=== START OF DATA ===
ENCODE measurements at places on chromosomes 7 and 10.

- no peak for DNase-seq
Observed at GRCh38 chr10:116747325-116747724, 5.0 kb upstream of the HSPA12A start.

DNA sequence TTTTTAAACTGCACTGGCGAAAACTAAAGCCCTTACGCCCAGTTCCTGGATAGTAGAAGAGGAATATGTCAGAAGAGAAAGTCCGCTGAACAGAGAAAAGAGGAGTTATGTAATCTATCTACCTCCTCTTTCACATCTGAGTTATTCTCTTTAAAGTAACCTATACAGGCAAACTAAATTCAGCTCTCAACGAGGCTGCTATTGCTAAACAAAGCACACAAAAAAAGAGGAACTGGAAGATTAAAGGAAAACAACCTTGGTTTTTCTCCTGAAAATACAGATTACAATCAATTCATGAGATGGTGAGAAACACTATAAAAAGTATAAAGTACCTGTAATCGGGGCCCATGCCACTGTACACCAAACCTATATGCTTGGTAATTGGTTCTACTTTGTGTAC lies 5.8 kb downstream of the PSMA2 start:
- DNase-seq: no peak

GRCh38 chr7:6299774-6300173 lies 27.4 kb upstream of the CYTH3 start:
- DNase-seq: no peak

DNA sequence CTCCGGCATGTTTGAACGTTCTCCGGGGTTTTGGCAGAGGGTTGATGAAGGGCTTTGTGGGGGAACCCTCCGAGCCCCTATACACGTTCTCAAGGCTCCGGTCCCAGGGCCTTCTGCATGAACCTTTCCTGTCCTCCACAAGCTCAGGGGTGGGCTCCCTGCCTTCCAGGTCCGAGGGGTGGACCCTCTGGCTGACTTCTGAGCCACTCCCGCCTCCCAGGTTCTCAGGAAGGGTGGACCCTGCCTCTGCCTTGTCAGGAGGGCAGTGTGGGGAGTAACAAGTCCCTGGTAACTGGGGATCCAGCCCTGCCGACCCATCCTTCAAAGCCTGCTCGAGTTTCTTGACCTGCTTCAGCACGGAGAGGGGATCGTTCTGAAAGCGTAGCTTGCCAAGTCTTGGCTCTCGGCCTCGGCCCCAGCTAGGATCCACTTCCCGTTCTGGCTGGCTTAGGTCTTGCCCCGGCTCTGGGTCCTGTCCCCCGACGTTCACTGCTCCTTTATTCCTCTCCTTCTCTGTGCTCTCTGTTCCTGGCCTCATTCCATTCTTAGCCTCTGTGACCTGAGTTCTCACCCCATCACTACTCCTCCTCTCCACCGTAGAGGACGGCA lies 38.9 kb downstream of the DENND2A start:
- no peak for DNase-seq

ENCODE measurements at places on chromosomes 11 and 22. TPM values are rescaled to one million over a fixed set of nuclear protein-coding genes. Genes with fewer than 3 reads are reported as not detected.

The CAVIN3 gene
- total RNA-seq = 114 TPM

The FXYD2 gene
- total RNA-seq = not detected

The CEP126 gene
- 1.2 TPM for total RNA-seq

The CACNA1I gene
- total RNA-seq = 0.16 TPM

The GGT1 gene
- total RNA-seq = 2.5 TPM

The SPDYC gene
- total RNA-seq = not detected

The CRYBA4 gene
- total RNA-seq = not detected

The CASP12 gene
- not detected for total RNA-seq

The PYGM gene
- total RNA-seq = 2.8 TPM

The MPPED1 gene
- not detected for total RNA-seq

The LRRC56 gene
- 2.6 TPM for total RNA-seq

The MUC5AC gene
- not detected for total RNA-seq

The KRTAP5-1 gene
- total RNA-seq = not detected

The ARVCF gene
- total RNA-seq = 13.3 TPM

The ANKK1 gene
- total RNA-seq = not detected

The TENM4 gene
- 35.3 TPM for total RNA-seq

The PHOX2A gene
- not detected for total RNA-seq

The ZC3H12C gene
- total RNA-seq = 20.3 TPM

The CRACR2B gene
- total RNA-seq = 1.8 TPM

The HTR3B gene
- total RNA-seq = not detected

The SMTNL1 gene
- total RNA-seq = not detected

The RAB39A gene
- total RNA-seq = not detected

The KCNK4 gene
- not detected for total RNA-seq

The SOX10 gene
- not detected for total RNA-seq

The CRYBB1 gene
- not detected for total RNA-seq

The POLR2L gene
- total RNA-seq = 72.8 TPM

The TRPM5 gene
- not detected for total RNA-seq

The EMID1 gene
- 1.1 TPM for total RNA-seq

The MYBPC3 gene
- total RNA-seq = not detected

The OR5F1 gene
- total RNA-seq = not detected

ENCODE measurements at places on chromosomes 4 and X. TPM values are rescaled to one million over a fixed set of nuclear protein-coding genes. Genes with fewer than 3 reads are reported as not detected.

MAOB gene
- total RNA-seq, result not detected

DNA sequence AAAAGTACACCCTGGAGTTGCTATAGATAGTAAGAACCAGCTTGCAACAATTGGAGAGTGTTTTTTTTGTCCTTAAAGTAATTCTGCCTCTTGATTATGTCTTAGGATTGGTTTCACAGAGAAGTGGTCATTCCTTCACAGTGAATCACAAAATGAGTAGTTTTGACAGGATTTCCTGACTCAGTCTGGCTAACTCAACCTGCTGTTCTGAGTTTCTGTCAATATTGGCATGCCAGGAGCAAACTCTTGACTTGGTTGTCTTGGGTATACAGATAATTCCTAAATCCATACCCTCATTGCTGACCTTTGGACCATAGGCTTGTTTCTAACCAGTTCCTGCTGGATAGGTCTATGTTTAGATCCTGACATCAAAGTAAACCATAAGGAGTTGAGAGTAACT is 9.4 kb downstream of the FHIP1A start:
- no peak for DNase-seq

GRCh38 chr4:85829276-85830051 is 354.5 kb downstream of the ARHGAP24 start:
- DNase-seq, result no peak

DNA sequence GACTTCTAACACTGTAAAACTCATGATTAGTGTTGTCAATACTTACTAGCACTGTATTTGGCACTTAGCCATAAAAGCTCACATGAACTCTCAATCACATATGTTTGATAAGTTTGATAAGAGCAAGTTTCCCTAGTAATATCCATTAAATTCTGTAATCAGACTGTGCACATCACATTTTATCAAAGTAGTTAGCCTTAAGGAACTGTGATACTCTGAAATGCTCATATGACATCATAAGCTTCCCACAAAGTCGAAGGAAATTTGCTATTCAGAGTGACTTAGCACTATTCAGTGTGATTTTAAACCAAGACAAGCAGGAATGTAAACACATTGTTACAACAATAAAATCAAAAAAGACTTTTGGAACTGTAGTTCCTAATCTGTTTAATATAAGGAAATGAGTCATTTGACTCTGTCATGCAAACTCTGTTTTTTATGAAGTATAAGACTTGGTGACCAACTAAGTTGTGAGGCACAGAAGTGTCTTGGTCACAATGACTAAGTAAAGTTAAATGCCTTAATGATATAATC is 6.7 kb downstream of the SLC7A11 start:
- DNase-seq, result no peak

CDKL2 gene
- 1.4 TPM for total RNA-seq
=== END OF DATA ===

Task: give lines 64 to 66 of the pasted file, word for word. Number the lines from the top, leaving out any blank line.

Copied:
- not detected for total RNA-seq

The EMID1 gene
- 1.1 TPM for total RNA-seq